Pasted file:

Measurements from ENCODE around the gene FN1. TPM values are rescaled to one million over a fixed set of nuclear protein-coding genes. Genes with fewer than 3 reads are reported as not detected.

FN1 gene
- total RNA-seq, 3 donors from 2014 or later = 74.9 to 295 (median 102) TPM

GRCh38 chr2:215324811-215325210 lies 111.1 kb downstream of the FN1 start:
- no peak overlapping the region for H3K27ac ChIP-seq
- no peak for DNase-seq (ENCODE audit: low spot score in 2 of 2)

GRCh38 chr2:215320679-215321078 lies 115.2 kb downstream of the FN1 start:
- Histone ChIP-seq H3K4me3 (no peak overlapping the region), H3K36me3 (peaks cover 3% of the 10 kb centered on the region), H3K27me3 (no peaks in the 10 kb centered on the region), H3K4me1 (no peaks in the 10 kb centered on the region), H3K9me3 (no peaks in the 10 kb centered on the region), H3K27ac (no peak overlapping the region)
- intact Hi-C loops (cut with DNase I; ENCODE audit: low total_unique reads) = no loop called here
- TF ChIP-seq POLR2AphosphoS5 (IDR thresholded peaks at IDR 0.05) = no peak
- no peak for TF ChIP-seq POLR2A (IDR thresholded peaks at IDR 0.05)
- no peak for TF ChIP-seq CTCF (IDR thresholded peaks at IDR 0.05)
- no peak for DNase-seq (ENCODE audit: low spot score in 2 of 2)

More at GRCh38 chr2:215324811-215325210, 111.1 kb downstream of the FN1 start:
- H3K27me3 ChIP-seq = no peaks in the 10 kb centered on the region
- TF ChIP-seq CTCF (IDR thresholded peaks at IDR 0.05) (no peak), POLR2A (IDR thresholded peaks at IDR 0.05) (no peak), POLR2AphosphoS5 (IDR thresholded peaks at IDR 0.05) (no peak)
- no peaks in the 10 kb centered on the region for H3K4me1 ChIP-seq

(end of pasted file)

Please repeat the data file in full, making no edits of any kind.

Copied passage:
Measurements from ENCODE around the gene FN1. TPM values are rescaled to one million over a fixed set of nuclear protein-coding genes. Genes with fewer than 3 reads are reported as not detected.

FN1 gene
- total RNA-seq, 3 donors from 2014 or later = 74.9 to 295 (median 102) TPM

GRCh38 chr2:215324811-215325210 lies 111.1 kb downstream of the FN1 start:
- no peak overlapping the region for H3K27ac ChIP-seq
- no peak for DNase-seq (ENCODE audit: low spot score in 2 of 2)

GRCh38 chr2:215320679-215321078 lies 115.2 kb downstream of the FN1 start:
- Histone ChIP-seq H3K4me3 (no peak overlapping the region), H3K36me3 (peaks cover 3% of the 10 kb centered on the region), H3K27me3 (no peaks in the 10 kb centered on the region), H3K4me1 (no peaks in the 10 kb centered on the region), H3K9me3 (no peaks in the 10 kb centered on the region), H3K27ac (no peak overlapping the region)
- intact Hi-C loops (cut with DNase I; ENCODE audit: low total_unique reads) = no loop called here
- TF ChIP-seq POLR2AphosphoS5 (IDR thresholded peaks at IDR 0.05) = no peak
- no peak for TF ChIP-seq POLR2A (IDR thresholded peaks at IDR 0.05)
- no peak for TF ChIP-seq CTCF (IDR thresholded peaks at IDR 0.05)
- no peak for DNase-seq (ENCODE audit: low spot score in 2 of 2)

More at GRCh38 chr2:215324811-215325210, 111.1 kb downstream of the FN1 start:
- H3K27me3 ChIP-seq = no peaks in the 10 kb centered on the region
- TF ChIP-seq CTCF (IDR thresholded peaks at IDR 0.05) (no peak), POLR2A (IDR thresholded peaks at IDR 0.05) (no peak), POLR2AphosphoS5 (IDR thresholded peaks at IDR 0.05) (no peak)
- no peaks in the 10 kb centered on the region for H3K4me1 ChIP-seq